February 1, 1907

We cannot believe with that class of people who hold, there are no such thing as accidents that occur in the world. Seismic disturbances may be partly explained on the ground to the geologic development, and other natural phenomenon may be accounted for our unscientific principles, but when we consider the said occurrence that led to the death of Riley H. Wilson, the son of Mr. and Mrs. Thomas R. Wilson, of Prime Hook, on Wednesday of last week, we are led to believe there are such things as accidents. The little fellow who was returning home from school, when he, with some companions got him with a farmer to ride. While sitting on the side of the wagon one of the wheels ran into a rout, and he was thrown from the wagon, the wheel passing over his head, causing instant death. The funeral services were held at the residence of his parents on Saturday afternoon, and interment made in the Odd Fellows cemetery, at Milton, by S. J. Wilson & Son.

Alfred F. Manship, aged 5 months and 10 days, infant son of Harry and Mrs. Manship, died on last Thursday morning. Funeral services were held by the Rev. J. R. McCready, and interment made in the M. E. Cemetery by J. R. Atkins.

On Sunday evening the 20th, Miss Lizzie Robbins, of near Robbins, and Curtis reed junior. Of near Reynolds, were united in wedlock. The ceremony was performed by the Rev. J. R. McCready, at the home of Miss Hettie Reed, in North Milton.

Captain George Hunter is repairing his dwelling on Chestnut Street.

The revival services still continue at both churches, with much success.

Rev. B. S. Taylor, to noted evangelist who has been conducting the meetings at the M. E. Church, left on Monday for Whitesville, were he will conduct a series of meetings.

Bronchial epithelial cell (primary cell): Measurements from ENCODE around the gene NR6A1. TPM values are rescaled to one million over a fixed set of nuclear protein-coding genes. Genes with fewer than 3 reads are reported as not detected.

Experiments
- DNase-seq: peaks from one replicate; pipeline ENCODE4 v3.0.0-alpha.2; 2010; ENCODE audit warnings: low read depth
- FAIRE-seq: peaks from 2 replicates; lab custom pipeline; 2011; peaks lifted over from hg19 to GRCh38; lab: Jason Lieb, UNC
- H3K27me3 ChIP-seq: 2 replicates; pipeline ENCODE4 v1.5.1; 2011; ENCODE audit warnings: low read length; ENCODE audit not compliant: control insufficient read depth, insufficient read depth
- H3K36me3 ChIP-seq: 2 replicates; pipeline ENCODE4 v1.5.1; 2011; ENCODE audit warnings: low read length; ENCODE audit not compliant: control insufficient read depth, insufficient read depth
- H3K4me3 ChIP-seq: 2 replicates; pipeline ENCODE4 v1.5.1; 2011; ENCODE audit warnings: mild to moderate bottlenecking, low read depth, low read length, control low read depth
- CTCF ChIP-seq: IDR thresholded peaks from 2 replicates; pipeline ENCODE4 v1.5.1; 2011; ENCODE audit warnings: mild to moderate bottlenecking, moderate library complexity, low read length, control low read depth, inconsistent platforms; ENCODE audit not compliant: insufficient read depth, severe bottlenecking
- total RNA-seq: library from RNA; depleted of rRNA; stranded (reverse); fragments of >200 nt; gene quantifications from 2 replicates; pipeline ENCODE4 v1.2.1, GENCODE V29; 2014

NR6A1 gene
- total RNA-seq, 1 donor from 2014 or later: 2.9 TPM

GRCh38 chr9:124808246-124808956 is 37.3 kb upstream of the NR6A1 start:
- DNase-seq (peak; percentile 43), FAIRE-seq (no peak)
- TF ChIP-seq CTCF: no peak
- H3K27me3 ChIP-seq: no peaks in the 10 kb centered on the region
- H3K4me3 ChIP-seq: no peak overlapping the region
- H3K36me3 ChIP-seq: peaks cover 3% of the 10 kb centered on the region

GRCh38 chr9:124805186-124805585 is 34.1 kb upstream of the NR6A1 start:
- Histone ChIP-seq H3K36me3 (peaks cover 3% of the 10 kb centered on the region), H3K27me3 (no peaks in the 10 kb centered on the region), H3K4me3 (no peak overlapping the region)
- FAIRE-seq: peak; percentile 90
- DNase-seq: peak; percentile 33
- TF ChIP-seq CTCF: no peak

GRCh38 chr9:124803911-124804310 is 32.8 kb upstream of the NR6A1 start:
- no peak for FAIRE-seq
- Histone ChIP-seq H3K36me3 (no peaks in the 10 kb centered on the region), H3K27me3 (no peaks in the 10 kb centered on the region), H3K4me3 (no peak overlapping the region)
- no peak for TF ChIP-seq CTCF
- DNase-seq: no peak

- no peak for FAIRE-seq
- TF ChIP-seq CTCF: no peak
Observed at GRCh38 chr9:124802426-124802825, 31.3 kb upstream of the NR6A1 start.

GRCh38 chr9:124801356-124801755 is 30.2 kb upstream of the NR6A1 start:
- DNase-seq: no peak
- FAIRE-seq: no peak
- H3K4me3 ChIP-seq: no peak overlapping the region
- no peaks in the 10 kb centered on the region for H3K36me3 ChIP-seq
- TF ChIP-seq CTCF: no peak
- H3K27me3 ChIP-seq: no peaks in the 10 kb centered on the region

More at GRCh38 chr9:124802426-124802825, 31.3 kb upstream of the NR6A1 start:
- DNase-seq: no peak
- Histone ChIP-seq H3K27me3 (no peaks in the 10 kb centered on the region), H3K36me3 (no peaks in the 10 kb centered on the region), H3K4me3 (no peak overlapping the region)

William Fosque, son of Mayor Fosque, who has been a resident of Lynchburg, Va., for three years, is visiting his parents.

A teachers institute will be held in School Hall, this town, on Saturday afternoon and evening, Feb. 2. An excellent programme has been prepared, and a pleasant time is anticipated.

George A. Abbott, after a lingering illness, died at his home near town on Friday of consumption, aged 39 years, 11 months, and 20 days. Funeral services were held on Sunday, at Reynolds M. E. Church, under the auspices of the Jr. O. U. A. M., and interment made in that cemetery. Rev. J. R. McCready preached the funeral sermon. S. J. Wilson & Son funeral director.

Another cold wave visited us on Sunday; at night a snow of 2 inches depth fell. On Monday morning the river and lake were again frozen, and the air was decidedly invigorating. A few more days of the present weather, will make ice ripe enough for harvesting. This is what the dealers are hoping for.

Miss Eve Coverdale, of Philadelphia, is visiting her father Wesley Coverdale.

The gypsies who have been spending a few weeks near town, broke camp on Friday and started south. There is quite a band of them, and between 30 and 40 horses.

Captain Scull has removed all of his buildings, except the one he occupies, and another from Mount Ararat. The last mentioned he will not move until spring.

It is said that J. R. Atkins has purchased, or is about to purchase, an incubator, and engage in the incubation of chickens, by steam. This “modus operandi” of hatching chicks has been tried in Milton, but has not proved remunerative to the parties interested. However, Mr. Atkins is an exceptional man, and generally makes everything go he undertakes, and will doubtless do the same with this undertaking. If some enterprising genius would introduce a process of laying eggs, by steam, this would be both pleasant and profitable business.

The quantity of lumber of various kinds that is being shipped from Milton is astonishing. It is mostly piling and mine props. And, now report says Dr. Leonard has a contract to furnish 10,000 pea sticks. If this be true, the cripples and bramble near town will be so far cut off, as not to offer a roosting place for a rabbit.

Willard Ellingsworth was in town on Monday to get a glass put in his spectacles. He remarked on Sunday he picked up the Chronicle to read the Talmadge Sermon. He began to try to read but could not see clearly, and found out something must be wrong with his eyes. He looked around and tried to read several times, but his vision appeared to be blurred. At last, he took off his spectacles and found one of the glasses missing. He does not know how he lost it, but knows it is gone. And his visit to town on Monday substantiates his story. Welch, the parologist [sic][i] and eye specialist fixed him up.

A flock of wild geese passed over town Tuesday, going south, perhaps predicting more cold weather.


[i] Possibly the word intended here was horologist